Bellevue is a city in the Eastside region of King County, Washington, United States, across Lake Washington from Seattle. As Seattle's largest suburb, Bellevue has variously been characterized as an edge city, a boomburb, or satellite city. The city had a population of 122,363 at the 2010 census.
Prior to 2008, downtown Bellevue underwent rapid change, with many high rise projects under construction, and was relatively unaffected by the economic downturn. It is currently the second largest city center in Washington state with over 35,000 employees and 5,000 residents. Based on per capita income, Bellevue is the 6th wealthiest of 522 communities in the state of Washington. In 2008, Bellevue was named number 1 in CNNMoney's list of the best places to live and launch a business, and in 2010 was again ranked as the 4th best place to live in America. The name "Bellevue" is French for "beautiful view". In 2014, Bellevue was ranked as the 2nd best place to live by USA Today.
Bellevue was founded in 1869 by William Meydenbauer and was officially incorporated on March 21, 1953. Prior to the opening of the Lake Washington Floating Bridge in 1940, Bellevue was a rural area with little development. Although it was small, developers were pushing to change that; in the 1920s, James S. Ditty predicted that it would become a city with a population of 200,000. He envisioned plans that included the bridging of Lake Washington and an area filled with golf courses and airports. His map with these visions was published in 1928.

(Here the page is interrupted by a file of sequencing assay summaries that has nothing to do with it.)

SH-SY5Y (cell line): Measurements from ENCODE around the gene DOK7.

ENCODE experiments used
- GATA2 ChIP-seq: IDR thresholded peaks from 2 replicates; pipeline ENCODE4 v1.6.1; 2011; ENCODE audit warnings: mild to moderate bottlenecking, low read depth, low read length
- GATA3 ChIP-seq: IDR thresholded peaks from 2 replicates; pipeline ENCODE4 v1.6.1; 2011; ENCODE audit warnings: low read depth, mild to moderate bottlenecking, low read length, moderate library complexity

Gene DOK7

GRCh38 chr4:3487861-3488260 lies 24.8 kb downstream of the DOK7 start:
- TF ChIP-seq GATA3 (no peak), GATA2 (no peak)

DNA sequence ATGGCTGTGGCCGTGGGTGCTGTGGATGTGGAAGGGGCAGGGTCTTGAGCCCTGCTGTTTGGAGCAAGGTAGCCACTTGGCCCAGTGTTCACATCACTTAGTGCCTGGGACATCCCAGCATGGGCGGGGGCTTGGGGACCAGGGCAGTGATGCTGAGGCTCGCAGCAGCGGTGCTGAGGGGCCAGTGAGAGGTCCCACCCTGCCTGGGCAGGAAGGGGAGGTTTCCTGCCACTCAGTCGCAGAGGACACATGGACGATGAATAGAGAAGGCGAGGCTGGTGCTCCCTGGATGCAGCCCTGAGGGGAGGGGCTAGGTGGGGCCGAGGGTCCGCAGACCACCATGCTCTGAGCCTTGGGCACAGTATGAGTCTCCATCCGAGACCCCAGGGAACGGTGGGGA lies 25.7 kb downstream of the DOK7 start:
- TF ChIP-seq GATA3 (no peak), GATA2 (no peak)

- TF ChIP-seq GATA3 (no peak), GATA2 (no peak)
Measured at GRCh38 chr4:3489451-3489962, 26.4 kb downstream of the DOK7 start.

Reflective of Bellevue's growth over the years is Bellevue Square, now one of the largest shopping centers in the region. Opened in 1946, the mall underwent a significant expansion in the 1980s. More recently, an expansion along Bellevue Way called "The Lodge" and the new One Lincoln Tower promise to strengthen downtown Bellevue's role as the largest Seattle Eastside shopping and dining destination.
The city's long-term plans include the Bel-Red Corridor Project, a large-scale planning effort to encourage the redevelopment of a large northern section of the city bordering the adjacent town of Redmond. Patterned after what many civic leaders consider the successful redevelopment of the downtown core, early plans include "superblock" mixed use projects similar to Lincoln Square. Premised on the 2008 approval of the extension of Link Light Rail to the Eastside, the city hopes to mitigate transportation problems impeding earlier efforts in redeveloping the downtown core; viewed as an economic development opportunity by many in the business and building development community, the process has focused on infrastructure and the encouragement of private construction in a large-scale urban renewal effort.